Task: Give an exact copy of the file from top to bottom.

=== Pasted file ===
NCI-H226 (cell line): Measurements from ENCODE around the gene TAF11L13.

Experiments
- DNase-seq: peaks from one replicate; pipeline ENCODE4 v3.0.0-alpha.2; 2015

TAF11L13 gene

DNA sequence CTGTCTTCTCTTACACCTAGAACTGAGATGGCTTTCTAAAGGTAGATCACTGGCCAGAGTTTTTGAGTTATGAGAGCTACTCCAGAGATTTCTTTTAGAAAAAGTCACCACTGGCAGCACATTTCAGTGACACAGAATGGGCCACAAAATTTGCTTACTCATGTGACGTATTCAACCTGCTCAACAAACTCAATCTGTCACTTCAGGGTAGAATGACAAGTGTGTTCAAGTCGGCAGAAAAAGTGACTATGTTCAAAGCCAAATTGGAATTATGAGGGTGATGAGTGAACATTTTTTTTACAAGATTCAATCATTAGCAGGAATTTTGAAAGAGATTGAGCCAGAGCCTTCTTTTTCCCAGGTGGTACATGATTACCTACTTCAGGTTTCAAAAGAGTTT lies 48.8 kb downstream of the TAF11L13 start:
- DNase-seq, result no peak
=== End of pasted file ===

NCI-H226 (cell line): Measurements from ENCODE around the gene TAF11L13.

Experiments
- DNase-seq: peaks from one replicate; pipeline ENCODE4 v3.0.0-alpha.2; 2015

TAF11L13 gene

DNA sequence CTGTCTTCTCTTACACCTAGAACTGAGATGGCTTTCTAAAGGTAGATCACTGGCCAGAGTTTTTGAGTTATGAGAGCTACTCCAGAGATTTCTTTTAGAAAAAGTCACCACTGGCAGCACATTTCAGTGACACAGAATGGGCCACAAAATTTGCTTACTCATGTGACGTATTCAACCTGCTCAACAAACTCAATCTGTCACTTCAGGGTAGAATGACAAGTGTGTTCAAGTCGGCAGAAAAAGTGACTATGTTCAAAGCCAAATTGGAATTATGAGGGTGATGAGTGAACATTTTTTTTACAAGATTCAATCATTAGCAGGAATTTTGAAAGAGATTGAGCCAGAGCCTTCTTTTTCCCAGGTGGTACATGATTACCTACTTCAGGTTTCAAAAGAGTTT lies 48.8 kb downstream of the TAF11L13 start:
- DNase-seq, result no peak